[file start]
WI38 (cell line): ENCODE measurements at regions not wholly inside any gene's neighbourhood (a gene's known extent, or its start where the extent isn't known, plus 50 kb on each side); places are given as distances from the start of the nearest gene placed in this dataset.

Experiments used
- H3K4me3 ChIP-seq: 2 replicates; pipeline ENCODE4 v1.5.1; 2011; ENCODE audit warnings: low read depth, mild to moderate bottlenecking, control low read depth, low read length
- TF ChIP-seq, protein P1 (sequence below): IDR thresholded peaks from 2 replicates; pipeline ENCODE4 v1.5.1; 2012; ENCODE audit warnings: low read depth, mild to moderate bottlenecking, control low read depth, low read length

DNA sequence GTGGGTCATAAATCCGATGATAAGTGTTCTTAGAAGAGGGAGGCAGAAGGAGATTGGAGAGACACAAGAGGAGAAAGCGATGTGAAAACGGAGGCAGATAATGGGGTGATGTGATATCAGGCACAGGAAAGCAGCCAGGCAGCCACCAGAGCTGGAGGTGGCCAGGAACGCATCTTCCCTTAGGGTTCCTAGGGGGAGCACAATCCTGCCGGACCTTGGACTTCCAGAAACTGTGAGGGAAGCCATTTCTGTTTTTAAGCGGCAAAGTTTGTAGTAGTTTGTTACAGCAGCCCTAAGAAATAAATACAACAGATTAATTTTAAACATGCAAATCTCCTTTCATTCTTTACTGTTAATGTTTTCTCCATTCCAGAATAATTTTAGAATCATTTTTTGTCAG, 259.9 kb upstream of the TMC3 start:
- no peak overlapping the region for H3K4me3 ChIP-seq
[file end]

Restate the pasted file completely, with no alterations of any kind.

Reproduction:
WI38 (cell line): ENCODE measurements at regions not wholly inside any gene's neighbourhood (a gene's known extent, or its start where the extent isn't known, plus 50 kb on each side); places are given as distances from the start of the nearest gene placed in this dataset.

Experiments used
- H3K4me3 ChIP-seq: 2 replicates; pipeline ENCODE4 v1.5.1; 2011; ENCODE audit warnings: low read depth, mild to moderate bottlenecking, control low read depth, low read length
- TF ChIP-seq, protein P1 (sequence below): IDR thresholded peaks from 2 replicates; pipeline ENCODE4 v1.5.1; 2012; ENCODE audit warnings: low read depth, mild to moderate bottlenecking, control low read depth, low read length

DNA sequence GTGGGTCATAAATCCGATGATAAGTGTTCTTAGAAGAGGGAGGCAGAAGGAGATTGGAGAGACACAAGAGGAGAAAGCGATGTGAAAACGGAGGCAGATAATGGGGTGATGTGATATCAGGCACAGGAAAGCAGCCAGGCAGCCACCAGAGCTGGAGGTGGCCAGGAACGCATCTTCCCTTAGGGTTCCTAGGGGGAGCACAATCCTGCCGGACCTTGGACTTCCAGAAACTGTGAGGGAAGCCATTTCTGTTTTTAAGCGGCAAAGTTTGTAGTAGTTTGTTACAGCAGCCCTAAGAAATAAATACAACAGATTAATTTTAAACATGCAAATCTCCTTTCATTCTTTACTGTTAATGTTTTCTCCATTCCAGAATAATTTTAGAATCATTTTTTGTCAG, 259.9 kb upstream of the TMC3 start:
- no peak overlapping the region for H3K4me3 ChIP-seq